I am liking what’s being put out by the Gifted and am looking forward to more.25

Milly 4, Final Thoughts

This will be the final part of my thoughts on the fourth book in the Milly series. At least that’s the plan. If I think of any more I want to say, I’ll put out another post.

One character I haven’t talked about is Colin. He is Milly’s adopted younger brother. When I first thought of the story, I envisioned him as younger than he was, more like at the crawling stage. Then I reread the first book and found out I made him old enough to walk and talk, so I kept it. I think it worked out better that way as it gave him a bit more to do.

I knew I wanted him to appear in this book, but what I’m deciding is if the passage of time should be the same between the two worlds or not. That’s because I want Colin to appear, yet not to have it be a big deal back on Earth where he disappears for a long time. Hmm, it’s rough.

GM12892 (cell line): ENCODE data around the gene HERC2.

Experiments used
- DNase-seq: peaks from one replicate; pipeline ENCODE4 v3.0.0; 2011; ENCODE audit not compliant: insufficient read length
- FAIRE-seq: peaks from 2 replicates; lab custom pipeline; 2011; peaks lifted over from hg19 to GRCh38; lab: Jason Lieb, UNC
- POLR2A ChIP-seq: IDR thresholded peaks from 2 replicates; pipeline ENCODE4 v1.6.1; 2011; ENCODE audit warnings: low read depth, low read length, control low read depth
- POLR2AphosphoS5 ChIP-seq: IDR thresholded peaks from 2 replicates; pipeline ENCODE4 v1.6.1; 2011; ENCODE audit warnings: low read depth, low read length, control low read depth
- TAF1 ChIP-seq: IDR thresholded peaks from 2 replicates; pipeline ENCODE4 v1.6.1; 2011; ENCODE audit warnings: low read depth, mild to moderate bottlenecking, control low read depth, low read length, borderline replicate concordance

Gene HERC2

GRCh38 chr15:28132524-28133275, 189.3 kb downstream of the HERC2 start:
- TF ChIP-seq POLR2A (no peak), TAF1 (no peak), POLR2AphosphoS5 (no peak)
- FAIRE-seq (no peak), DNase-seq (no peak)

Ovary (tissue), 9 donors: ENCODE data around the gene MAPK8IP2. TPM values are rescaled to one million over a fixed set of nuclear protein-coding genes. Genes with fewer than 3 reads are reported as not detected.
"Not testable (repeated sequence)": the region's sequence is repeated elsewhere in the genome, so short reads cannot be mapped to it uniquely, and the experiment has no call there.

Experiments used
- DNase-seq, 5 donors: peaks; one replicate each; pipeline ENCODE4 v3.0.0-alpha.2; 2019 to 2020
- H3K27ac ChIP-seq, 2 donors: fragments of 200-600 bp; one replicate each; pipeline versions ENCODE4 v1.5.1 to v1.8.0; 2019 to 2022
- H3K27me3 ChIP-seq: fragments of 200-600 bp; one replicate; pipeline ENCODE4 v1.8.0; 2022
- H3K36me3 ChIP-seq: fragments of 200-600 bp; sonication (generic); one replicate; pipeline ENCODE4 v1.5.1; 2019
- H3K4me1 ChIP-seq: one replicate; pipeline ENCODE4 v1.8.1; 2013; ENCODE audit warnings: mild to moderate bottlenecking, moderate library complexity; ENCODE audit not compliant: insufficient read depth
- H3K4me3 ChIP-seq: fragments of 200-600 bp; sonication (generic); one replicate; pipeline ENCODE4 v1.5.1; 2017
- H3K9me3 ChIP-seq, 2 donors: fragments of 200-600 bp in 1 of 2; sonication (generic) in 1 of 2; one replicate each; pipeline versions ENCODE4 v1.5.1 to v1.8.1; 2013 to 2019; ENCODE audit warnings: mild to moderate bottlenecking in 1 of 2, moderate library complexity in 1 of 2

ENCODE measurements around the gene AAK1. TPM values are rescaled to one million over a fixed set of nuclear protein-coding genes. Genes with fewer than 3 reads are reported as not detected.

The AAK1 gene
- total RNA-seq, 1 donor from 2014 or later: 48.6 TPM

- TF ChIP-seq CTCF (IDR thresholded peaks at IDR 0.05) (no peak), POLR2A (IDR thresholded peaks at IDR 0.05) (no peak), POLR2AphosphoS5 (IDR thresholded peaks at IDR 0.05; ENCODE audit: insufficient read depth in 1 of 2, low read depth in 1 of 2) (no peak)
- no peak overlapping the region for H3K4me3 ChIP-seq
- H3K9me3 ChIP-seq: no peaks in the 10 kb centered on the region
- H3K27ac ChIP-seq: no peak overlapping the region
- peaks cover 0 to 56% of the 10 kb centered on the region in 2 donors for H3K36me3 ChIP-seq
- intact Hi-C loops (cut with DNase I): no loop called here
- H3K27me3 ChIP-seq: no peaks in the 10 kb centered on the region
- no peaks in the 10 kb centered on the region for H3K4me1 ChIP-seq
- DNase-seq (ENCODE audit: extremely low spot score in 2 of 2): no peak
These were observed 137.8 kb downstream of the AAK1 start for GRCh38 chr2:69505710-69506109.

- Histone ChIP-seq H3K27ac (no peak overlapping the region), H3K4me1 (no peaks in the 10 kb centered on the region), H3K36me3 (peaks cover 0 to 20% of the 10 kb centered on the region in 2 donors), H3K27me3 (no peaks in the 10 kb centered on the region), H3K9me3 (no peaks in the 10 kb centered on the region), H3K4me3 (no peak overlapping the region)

I wanted someone else from Earth because I want to show that it is possible to return home, but to show that Milly will sacrifice her chance to send her brother back. It also contrasts a bit with what Carl Ross would do. I tried to create a interesting dynamic between Milly and Carl, and Colin is the character that best let’s that play out.

Carl’s story isn’t finished, yet, but I don’t have as much planned for him at the moment. Maybe that will change later. For now, just know that I had a fun time writing this book, and I got to put out a lot of fun things. My favorite part of this is still the spackilo. I don’t know if it’ll return, but I had fun writing about it.